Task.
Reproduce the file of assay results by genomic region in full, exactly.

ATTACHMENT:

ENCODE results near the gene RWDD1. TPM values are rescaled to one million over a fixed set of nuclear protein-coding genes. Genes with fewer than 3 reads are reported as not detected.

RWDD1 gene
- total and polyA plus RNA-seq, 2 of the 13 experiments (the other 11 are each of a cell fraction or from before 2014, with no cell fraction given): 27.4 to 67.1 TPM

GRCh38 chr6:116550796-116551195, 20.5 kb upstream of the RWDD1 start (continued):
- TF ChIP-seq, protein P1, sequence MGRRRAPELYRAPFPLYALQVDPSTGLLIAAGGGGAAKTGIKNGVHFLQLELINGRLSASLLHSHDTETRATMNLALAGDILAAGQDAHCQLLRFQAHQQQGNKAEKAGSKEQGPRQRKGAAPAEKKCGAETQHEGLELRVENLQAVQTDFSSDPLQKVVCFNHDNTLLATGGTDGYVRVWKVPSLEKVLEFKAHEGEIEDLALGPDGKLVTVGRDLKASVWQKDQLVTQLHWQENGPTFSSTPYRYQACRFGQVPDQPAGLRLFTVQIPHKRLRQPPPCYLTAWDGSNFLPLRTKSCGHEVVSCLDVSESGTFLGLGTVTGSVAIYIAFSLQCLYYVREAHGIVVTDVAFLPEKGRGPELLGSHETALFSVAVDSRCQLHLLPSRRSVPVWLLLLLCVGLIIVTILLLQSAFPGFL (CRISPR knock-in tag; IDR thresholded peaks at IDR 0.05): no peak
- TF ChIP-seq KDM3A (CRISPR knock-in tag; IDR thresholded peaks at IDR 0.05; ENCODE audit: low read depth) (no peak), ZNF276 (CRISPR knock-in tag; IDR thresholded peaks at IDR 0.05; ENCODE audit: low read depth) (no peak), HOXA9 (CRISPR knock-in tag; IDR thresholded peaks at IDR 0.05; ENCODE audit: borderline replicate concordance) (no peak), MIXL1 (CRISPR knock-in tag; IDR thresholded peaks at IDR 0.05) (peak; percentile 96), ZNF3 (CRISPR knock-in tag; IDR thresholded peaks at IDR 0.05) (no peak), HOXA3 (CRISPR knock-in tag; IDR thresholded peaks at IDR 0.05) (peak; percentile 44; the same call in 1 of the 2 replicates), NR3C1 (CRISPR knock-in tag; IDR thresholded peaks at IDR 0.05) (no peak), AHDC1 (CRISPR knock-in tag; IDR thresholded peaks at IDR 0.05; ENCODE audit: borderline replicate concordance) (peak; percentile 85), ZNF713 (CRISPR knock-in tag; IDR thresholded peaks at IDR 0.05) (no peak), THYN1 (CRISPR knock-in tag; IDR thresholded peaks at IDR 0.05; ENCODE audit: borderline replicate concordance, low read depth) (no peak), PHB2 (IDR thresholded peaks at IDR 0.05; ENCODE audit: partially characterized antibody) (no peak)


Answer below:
ENCODE results near the gene RWDD1. TPM values are rescaled to one million over a fixed set of nuclear protein-coding genes. Genes with fewer than 3 reads are reported as not detected.

RWDD1 gene
- total and polyA plus RNA-seq, 2 of the 13 experiments (the other 11 are each of a cell fraction or from before 2014, with no cell fraction given): 27.4 to 67.1 TPM

GRCh38 chr6:116550796-116551195, 20.5 kb upstream of the RWDD1 start (continued):
- TF ChIP-seq, protein P1, sequence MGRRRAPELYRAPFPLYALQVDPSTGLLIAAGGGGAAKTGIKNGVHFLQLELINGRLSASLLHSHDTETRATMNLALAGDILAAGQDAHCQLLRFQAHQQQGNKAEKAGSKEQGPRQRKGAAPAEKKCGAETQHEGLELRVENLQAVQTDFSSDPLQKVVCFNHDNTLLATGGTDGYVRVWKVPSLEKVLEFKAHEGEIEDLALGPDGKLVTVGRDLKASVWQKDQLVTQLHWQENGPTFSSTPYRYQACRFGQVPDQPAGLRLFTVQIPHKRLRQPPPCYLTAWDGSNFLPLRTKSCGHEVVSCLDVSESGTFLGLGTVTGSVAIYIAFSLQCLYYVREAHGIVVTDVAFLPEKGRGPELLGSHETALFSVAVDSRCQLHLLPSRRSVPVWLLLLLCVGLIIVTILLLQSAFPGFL (CRISPR knock-in tag; IDR thresholded peaks at IDR 0.05): no peak
- TF ChIP-seq KDM3A (CRISPR knock-in tag; IDR thresholded peaks at IDR 0.05; ENCODE audit: low read depth) (no peak), ZNF276 (CRISPR knock-in tag; IDR thresholded peaks at IDR 0.05; ENCODE audit: low read depth) (no peak), HOXA9 (CRISPR knock-in tag; IDR thresholded peaks at IDR 0.05; ENCODE audit: borderline replicate concordance) (no peak), MIXL1 (CRISPR knock-in tag; IDR thresholded peaks at IDR 0.05) (peak; percentile 96), ZNF3 (CRISPR knock-in tag; IDR thresholded peaks at IDR 0.05) (no peak), HOXA3 (CRISPR knock-in tag; IDR thresholded peaks at IDR 0.05) (peak; percentile 44; the same call in 1 of the 2 replicates), NR3C1 (CRISPR knock-in tag; IDR thresholded peaks at IDR 0.05) (no peak), AHDC1 (CRISPR knock-in tag; IDR thresholded peaks at IDR 0.05; ENCODE audit: borderline replicate concordance) (peak; percentile 85), ZNF713 (CRISPR knock-in tag; IDR thresholded peaks at IDR 0.05) (no peak), THYN1 (CRISPR knock-in tag; IDR thresholded peaks at IDR 0.05; ENCODE audit: borderline replicate concordance, low read depth) (no peak), PHB2 (IDR thresholded peaks at IDR 0.05; ENCODE audit: partially characterized antibody) (no peak)